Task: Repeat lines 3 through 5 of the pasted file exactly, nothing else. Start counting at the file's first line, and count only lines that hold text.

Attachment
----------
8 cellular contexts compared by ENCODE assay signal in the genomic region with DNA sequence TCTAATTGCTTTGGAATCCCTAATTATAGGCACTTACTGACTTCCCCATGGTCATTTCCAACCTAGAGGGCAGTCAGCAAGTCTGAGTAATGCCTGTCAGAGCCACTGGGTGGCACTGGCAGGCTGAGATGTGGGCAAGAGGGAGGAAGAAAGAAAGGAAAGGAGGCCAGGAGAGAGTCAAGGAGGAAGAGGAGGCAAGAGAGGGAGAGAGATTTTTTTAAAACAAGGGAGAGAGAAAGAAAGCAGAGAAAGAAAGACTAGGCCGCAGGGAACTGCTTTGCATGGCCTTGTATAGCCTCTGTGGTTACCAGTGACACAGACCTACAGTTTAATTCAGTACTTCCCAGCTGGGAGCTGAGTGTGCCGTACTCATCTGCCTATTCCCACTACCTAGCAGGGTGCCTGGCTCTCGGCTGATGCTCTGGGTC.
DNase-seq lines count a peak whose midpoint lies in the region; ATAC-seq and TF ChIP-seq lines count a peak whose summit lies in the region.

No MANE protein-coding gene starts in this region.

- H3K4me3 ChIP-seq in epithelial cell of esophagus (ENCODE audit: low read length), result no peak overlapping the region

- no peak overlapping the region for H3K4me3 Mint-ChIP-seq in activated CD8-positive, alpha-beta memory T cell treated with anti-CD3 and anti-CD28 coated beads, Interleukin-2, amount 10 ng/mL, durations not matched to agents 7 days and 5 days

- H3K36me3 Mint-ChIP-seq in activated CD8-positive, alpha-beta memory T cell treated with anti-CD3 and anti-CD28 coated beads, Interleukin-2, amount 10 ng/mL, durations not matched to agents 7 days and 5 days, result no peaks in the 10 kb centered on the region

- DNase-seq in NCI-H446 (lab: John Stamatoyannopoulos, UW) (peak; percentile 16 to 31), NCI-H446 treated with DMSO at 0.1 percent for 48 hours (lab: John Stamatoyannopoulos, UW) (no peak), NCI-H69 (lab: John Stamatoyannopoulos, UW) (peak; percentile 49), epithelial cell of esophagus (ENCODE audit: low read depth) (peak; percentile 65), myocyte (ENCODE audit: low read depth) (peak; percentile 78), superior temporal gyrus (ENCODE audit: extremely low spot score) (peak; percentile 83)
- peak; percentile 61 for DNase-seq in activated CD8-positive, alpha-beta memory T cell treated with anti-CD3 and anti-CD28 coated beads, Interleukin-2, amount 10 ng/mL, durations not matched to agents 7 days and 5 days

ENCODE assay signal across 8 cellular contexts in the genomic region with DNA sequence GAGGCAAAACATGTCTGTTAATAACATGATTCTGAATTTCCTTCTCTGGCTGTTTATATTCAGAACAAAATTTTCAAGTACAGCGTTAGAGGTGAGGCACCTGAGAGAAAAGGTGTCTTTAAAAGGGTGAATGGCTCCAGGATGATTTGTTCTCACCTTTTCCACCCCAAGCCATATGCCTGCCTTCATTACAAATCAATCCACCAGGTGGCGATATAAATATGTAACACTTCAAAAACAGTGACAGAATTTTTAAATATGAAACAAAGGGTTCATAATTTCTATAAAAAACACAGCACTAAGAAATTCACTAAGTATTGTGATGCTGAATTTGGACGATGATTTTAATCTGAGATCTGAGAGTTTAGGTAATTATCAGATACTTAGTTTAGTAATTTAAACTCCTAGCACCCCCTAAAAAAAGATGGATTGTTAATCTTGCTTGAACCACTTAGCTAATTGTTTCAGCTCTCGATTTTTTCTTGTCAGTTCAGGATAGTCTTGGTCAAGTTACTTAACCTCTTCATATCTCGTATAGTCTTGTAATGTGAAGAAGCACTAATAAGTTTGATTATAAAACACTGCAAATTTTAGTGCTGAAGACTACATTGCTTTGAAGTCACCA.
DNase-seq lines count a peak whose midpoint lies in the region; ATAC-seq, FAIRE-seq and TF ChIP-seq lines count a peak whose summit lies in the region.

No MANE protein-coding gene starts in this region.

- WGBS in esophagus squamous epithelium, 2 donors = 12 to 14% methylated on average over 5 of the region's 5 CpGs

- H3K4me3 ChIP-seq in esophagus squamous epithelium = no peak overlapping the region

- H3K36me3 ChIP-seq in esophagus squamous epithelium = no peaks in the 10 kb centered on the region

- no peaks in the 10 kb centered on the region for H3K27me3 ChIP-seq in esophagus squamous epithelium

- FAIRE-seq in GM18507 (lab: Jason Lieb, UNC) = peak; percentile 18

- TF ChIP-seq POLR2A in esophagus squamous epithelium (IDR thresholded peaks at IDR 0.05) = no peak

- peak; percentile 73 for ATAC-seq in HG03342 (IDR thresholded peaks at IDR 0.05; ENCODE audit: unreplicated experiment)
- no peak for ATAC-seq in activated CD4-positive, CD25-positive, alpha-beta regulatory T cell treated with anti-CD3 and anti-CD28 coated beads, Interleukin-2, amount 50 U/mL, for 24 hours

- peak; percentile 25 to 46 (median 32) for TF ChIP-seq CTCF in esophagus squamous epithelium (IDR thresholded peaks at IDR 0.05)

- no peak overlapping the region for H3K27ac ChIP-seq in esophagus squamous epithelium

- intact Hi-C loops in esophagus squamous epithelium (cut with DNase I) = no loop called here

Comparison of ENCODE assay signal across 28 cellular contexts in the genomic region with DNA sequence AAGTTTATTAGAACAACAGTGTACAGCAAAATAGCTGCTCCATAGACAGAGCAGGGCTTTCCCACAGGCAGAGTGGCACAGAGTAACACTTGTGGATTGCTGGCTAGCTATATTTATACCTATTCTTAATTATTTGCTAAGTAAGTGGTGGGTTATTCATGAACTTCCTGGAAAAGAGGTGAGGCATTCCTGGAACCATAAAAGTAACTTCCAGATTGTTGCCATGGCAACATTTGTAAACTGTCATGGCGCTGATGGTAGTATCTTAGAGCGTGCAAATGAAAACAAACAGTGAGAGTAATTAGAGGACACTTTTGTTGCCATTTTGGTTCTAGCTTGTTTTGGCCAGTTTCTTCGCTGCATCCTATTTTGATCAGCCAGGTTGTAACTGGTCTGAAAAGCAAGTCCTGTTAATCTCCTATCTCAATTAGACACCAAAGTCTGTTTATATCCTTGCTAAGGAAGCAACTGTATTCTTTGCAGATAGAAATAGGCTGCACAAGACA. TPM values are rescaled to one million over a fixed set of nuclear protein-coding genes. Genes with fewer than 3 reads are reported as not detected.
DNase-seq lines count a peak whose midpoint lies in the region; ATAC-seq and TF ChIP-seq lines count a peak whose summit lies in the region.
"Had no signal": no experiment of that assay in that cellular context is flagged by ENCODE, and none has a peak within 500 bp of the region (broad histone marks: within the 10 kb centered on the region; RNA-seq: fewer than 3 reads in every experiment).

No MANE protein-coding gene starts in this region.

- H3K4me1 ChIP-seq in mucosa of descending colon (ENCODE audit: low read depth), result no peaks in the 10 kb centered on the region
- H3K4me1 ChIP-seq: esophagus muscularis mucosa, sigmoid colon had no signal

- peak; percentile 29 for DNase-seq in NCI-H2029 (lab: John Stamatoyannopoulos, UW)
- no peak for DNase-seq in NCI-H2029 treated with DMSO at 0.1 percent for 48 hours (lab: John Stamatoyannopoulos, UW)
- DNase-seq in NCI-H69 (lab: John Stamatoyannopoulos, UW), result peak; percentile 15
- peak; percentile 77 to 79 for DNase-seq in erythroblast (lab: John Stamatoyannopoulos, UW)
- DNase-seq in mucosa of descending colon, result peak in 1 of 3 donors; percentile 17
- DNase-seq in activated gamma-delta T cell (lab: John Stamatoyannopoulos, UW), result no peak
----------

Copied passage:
No MANE protein-coding gene starts in this region.

- H3K4me3 ChIP-seq in epithelial cell of esophagus (ENCODE audit: low read length), result no peak overlapping the region

- no peak overlapping the region for H3K4me3 Mint-ChIP-seq in activated CD8-positive, alpha-beta memory T cell treated with anti-CD3 and anti-CD28 coated beads, Interleukin-2, amount 10 ng/mL, durations not matched to agents 7 days and 5 days